There is no question that in 2020 if you are looking for a "white-collar" job in the corporate, public, or nonprofit sectors, you need to be on LinkedIn.
In addition to the blog below, I'd like to invite you to download my LinkedIn checklist, so that you can review your profile top to bottom.
Linkedin is considered the platform for professional networking and job hunting. Furthermore, with the advent of COVID and many workplaces and coffee shops around the globe still shut down, LinkedIn is the new "High Street". With over 600 million users, it's the only mainstream western social platform that is available worldwide, including China, whereas Facebook, Instagram, and Twitter are still out of reach in that country.
Here are some statistics that prove the point of maximizing and amplifying your presence on the platform:
Despite all of the above, which when we put pen to paper shows the power of the platform over one's career, it's amazing to see how many professionals neglect their profiles and don't take the steps to make the platform work for them, instead of against them.
Linkedin is the new High Street.
Imagine LinkedIn is the main business hub in your city. In Melbourne, that would be Collins Street. Imagine you are walking up Collins Street on your way to an important meeting which could have huge repercussions on your career. I'm assuming you would be dressed to impress, and ready to deliver your pitch, yes?
Well, that's how you'd have to be in 2020 when you are on Linkedin. Let's start with the basics:
1. You need a professional photo
The first step to impress on LinkedIn is not dissimilar from the first impression you want to have when you walk into a job interview. So investing in a professional photo is key and LinkedIn data shows it can get your profile 14 times more views than other types of profile pictures. A great photo needs to inspire confidence, convey work experience, and portrait you as a likable person.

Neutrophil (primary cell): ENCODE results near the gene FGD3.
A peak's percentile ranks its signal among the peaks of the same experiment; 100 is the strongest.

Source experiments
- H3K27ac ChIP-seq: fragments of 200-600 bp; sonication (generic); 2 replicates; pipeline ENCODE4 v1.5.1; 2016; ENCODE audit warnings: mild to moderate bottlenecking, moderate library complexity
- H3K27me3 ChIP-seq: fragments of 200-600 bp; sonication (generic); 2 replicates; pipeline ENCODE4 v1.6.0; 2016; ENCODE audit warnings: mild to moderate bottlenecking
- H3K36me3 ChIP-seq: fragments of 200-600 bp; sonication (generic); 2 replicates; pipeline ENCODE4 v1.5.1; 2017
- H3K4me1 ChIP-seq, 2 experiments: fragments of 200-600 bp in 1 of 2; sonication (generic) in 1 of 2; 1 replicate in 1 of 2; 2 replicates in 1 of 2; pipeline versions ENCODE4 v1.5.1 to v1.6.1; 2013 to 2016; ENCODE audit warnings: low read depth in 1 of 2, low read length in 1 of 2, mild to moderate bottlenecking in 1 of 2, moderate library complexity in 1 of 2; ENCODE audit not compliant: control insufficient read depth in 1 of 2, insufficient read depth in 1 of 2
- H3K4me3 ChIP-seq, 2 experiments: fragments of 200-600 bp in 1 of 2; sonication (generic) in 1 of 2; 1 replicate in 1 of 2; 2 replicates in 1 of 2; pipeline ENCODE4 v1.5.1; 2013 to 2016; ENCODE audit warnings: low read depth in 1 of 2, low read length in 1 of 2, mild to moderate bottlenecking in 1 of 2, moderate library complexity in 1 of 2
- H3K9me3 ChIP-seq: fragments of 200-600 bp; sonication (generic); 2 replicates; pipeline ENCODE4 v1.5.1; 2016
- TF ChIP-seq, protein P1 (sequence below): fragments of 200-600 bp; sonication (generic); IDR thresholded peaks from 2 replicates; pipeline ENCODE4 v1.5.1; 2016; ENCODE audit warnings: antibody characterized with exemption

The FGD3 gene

I do LinkedIn Audits as a service, and it still surprises me how many excellent professionals have terrible profile photos. I cannot stress enough how important it is for you to find a great picture that shows your best self to your network.
2. Work experience that has meaning and is relatable
A lot of people focus on writing a great headline for their profiles and on having a very inspirational About section. But when you check out their Work Experience section, nothing makes sense. You don't know the organizations they worked for, their job titles as a jumble of acronyms and abbreviations that means nothing. Even a job experience that lists you as a "Project Manager" working for KPMG, would leave me wondering: what area of KPMG? What type of project was this? How big or small? Was it internal or was it for a client? In sum, you have to add a paragraph to explain what you did and make it relatable, so a future employer will look and think "well, we may need this skill/experience" in the future.
In fact, LinkedIn profiles that have detailed work experience have 5 times more connection requests, 8 times more views, and 10 times more messages.
3. You need to be an active participant of the platform
The best way to use LinkedIn is to:
The best way to do these things is to share great content on the topics that are aligned with your profession and expertise. This will ensure you are kept "top of mind" of those who already know you, that is, your connections. But most importantly, when they like and comment on your posts, your posts will show up on their connections' feed. And your reach is then many times bigger than your own immediate connections. Just think about that, and feed the LinkedIn algorithm with good content that is great for sharing:
The danger lies if you decide to go into the following rabbit holes:
Don't forget to download my LinkedIn Profile Checklist and start working on your profile today.
Remember that I offer LinkedIn Audits and would be delighted to review yours for you. Find out more about my LinkedIn Audit service by Clicking Here.
Ciao for now
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